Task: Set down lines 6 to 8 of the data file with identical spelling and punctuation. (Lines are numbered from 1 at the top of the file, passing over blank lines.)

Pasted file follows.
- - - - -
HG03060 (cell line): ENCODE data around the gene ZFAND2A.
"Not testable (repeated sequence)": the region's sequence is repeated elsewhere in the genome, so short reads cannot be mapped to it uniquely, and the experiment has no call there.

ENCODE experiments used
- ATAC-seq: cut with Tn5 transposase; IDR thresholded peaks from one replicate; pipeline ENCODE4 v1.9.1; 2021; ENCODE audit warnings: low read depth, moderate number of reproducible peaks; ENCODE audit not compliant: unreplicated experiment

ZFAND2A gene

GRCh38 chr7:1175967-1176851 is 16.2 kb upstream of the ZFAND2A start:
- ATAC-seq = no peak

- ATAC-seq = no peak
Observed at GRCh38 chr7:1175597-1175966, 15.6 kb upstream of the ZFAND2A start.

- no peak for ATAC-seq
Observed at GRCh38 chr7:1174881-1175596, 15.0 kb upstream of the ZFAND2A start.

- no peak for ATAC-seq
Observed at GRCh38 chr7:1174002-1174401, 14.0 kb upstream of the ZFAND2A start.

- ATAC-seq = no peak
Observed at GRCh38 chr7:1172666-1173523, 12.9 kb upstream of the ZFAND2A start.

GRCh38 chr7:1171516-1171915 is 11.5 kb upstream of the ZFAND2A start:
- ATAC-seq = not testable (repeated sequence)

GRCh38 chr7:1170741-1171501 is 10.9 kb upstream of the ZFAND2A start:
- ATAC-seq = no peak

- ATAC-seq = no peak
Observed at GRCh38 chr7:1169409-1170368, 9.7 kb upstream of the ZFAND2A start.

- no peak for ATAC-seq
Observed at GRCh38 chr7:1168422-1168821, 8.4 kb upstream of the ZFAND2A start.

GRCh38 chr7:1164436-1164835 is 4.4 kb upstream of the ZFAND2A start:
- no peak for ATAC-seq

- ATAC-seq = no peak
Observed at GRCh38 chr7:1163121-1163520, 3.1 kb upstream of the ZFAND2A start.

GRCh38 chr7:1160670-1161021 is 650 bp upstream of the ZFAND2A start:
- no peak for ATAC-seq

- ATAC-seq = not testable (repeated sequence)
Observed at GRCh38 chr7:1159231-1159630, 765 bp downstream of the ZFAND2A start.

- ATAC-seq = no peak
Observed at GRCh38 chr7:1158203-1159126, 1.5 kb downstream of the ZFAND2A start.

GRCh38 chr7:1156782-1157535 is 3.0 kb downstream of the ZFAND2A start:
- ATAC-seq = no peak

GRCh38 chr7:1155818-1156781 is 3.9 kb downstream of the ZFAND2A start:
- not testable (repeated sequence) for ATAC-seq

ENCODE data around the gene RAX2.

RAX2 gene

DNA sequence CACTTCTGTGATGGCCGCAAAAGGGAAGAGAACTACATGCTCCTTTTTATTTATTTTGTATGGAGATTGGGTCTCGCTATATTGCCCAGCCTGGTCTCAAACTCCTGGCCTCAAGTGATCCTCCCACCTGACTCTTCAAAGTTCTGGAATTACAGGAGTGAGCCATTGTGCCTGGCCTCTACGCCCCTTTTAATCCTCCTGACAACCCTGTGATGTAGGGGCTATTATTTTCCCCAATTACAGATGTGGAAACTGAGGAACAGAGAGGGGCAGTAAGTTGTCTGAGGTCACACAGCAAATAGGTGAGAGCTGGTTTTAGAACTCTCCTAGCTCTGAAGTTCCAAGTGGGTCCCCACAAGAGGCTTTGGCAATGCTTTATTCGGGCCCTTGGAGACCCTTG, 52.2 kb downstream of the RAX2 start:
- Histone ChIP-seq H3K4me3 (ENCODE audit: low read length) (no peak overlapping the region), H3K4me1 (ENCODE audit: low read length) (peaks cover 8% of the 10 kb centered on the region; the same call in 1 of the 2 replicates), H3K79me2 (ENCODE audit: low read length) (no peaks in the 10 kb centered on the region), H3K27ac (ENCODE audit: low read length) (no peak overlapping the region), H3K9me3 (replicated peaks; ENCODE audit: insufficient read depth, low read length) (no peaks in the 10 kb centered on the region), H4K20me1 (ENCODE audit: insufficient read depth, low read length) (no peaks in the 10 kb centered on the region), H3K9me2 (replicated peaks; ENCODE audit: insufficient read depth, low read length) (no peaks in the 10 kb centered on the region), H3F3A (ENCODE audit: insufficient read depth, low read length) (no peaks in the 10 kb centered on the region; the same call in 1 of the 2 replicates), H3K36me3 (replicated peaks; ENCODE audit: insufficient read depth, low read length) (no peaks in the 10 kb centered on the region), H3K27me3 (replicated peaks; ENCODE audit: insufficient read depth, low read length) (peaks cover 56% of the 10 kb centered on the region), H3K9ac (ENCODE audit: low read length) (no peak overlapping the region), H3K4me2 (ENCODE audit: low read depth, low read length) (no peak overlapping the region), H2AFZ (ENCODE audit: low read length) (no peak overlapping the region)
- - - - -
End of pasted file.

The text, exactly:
GRCh38 chr7:1175967-1176851 is 16.2 kb upstream of the ZFAND2A start:
- ATAC-seq = no peak

- ATAC-seq = no peak